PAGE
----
In 1995-1996, the MacArthur Midlife Research Network carried out a national survey of over 7,000 Americans aged 25 to 74 [ICPSR 2760]. The purpose of the study was to investigate the role of behavioral, psychological, and social factors in understanding age-related differences in physical and mental health. The study was innovative for its broad scientific scope, its diverse samples (which included siblings of the main sample respondents and a national sample of twin pairs), and its creative use of in-depth assessments in key areas (e.g. daily diary of stressful experiences [ICPSR 3725] and cognitive functioning [ICPSR 3596]) on a subset of participants. A detailed description of the study and findings generated by it are available at: http://www.midus.wisc.edu With support from the National Institute on Aging, a follow-up of the original Midlife Development in the United States (MIDUS) sample was conducted in 2004 (MIDUS 2 [ICPSR 4652]). The daily stress and cognitive functioning projects were repeated and expanded at MIDUS 2; in addition the protocol was expanded to include biomarkers and neuroscience. In 2013 a third wave (MIDUS 3) of survey data was collected on longitudinal participants. Data collection for this follow-up wave largely repeated baseline assessments (e.g., phone interview and extensive self-administered questionnaire), with additional questions in selected areas such as economic recession experiences. Cognitive functioning data were also collected at the same time, while data collection for the daily diary, biomarker, and neuroscience projects commenced in 2017. MIDUS also maintains a Colectica portal, which allows users to interact with variables across waves and create customized subsets. Registration is required.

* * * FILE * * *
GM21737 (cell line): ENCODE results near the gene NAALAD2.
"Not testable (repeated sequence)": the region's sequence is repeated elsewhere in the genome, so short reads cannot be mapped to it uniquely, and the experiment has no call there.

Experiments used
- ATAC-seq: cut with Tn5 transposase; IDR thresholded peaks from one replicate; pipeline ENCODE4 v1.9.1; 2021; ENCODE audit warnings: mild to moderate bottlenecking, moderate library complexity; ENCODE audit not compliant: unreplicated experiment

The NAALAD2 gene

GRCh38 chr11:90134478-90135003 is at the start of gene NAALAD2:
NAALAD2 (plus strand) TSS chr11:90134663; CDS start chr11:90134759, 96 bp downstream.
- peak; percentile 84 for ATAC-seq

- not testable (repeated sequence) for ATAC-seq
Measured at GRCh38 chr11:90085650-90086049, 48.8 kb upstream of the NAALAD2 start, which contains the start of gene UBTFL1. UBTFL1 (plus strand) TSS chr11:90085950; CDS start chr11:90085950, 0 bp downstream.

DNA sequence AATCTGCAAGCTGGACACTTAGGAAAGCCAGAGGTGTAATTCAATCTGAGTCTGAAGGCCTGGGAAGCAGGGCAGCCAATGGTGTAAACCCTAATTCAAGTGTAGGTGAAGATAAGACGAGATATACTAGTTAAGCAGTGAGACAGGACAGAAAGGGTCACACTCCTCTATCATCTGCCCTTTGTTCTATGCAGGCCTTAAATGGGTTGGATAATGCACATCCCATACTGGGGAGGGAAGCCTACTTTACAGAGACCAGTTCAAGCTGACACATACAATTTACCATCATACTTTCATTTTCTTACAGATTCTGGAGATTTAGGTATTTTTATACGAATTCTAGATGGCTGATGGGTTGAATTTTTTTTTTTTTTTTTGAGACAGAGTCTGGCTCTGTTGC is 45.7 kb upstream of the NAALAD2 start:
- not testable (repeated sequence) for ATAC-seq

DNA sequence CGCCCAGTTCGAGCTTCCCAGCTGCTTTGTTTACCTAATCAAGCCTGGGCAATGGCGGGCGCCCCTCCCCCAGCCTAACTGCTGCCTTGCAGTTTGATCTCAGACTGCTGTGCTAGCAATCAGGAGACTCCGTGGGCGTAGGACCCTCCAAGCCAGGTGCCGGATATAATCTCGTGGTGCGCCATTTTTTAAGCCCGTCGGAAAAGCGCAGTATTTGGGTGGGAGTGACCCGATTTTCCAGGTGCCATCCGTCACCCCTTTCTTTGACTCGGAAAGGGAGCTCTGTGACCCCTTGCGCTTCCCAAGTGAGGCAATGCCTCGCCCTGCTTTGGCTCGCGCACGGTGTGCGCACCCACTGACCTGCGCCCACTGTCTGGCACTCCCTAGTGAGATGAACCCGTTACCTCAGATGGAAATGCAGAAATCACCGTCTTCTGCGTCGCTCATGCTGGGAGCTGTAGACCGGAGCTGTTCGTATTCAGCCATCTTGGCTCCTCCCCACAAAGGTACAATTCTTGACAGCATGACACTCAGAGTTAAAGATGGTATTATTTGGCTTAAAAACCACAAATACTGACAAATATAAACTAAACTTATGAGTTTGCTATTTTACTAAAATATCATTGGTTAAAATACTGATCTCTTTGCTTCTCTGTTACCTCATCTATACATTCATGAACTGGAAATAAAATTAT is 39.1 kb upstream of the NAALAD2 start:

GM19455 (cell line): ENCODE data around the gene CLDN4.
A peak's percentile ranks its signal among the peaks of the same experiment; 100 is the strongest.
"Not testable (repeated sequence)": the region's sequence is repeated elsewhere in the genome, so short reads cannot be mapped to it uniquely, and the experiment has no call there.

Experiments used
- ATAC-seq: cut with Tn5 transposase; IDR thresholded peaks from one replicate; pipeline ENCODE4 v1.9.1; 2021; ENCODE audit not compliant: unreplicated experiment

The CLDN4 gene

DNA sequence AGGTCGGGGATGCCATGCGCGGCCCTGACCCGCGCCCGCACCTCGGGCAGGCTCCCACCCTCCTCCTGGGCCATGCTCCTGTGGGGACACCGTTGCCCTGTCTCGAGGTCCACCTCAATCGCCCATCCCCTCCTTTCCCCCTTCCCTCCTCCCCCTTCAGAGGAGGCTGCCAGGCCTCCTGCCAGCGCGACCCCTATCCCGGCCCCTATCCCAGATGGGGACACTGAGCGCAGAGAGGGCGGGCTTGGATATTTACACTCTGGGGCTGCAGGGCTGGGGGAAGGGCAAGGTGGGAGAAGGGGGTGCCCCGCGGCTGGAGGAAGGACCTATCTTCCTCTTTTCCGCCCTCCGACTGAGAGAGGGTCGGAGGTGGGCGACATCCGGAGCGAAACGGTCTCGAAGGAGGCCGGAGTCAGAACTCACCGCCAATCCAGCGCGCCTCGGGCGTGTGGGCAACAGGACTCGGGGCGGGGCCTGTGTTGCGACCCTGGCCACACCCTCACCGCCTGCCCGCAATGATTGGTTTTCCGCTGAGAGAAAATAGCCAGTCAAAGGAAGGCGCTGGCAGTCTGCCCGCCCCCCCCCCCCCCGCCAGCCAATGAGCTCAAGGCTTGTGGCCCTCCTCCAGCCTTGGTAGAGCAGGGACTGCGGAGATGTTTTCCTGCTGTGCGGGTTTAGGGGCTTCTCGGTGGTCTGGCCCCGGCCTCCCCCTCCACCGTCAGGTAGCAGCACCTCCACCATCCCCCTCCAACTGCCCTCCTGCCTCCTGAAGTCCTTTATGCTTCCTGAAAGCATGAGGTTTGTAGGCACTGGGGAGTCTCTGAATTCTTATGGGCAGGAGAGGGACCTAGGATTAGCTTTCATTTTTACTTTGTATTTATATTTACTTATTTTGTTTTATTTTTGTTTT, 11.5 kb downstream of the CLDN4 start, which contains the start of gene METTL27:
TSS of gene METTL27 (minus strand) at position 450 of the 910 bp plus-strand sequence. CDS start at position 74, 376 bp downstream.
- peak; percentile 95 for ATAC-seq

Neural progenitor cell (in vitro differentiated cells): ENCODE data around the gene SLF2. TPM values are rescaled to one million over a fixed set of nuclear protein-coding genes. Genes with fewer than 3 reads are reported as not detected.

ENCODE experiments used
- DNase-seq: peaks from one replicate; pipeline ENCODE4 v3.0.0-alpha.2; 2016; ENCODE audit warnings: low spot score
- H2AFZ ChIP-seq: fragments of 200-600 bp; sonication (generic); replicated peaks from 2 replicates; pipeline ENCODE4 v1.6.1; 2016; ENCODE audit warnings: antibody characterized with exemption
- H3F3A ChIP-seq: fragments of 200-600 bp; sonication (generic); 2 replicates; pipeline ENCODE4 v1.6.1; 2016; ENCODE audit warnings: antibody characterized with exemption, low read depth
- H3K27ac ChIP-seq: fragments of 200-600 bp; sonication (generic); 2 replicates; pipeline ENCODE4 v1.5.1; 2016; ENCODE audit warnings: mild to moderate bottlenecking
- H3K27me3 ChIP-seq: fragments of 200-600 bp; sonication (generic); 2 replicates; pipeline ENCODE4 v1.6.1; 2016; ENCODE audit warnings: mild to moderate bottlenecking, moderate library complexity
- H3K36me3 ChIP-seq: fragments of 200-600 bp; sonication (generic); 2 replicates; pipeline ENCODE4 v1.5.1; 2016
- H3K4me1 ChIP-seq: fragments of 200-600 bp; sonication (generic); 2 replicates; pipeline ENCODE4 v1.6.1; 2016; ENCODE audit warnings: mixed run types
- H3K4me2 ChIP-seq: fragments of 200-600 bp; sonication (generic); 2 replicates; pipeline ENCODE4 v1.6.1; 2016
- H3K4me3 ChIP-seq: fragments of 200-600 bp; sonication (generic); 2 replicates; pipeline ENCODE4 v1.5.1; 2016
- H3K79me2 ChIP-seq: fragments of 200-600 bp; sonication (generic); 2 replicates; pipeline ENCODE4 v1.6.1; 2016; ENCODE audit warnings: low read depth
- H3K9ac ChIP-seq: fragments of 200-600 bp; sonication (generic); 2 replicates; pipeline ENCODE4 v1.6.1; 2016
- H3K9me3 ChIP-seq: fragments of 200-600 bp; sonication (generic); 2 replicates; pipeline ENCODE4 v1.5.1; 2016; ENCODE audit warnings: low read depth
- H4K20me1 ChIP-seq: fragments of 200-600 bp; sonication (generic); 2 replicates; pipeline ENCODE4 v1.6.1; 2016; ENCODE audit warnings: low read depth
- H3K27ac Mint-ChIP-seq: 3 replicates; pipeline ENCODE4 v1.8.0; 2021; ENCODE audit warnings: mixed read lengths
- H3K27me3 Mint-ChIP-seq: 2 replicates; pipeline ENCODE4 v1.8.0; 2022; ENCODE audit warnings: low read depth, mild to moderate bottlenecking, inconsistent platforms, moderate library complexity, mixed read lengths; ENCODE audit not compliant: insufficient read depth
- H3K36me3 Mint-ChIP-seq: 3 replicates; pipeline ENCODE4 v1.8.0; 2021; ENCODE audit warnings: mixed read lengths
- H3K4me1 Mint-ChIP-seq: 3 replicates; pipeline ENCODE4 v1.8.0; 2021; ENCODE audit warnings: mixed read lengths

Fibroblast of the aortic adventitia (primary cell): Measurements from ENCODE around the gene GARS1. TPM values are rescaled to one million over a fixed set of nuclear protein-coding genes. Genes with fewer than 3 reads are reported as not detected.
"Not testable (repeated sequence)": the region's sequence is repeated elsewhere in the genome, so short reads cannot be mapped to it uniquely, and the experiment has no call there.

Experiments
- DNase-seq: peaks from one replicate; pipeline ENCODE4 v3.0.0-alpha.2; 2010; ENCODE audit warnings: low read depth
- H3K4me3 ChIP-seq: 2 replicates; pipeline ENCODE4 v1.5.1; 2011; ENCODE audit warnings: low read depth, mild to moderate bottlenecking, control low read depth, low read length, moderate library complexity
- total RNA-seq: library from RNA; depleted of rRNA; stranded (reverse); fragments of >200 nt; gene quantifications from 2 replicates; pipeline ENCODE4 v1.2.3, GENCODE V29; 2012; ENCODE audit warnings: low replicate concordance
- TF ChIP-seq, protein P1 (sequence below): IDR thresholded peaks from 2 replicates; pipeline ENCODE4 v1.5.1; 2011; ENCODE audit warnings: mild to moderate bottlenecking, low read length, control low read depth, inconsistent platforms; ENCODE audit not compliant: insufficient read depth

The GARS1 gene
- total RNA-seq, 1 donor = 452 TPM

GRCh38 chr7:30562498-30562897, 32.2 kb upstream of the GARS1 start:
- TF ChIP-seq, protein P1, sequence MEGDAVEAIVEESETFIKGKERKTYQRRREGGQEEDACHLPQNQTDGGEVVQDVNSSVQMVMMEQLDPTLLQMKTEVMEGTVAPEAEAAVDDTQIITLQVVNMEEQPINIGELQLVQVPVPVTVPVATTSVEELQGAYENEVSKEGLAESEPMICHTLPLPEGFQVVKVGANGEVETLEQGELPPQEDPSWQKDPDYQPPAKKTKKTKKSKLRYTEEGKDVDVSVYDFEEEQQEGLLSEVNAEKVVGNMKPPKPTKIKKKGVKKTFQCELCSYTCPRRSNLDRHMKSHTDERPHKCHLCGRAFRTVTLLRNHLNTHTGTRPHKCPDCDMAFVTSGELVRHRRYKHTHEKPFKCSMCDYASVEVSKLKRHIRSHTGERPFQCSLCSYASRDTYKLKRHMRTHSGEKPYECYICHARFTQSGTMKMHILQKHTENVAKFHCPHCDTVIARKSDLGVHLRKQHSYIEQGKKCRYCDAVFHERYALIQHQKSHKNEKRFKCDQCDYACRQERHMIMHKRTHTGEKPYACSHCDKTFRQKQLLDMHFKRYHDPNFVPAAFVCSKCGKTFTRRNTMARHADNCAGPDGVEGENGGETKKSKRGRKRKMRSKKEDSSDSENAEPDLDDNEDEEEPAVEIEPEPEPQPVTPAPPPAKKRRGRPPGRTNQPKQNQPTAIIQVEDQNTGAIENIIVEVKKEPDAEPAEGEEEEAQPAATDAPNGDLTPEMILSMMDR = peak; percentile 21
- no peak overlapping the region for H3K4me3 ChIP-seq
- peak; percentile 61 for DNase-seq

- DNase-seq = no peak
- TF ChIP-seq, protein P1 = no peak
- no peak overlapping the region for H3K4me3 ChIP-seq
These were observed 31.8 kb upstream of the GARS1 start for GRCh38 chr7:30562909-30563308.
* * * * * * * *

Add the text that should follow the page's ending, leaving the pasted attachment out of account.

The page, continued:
• Methods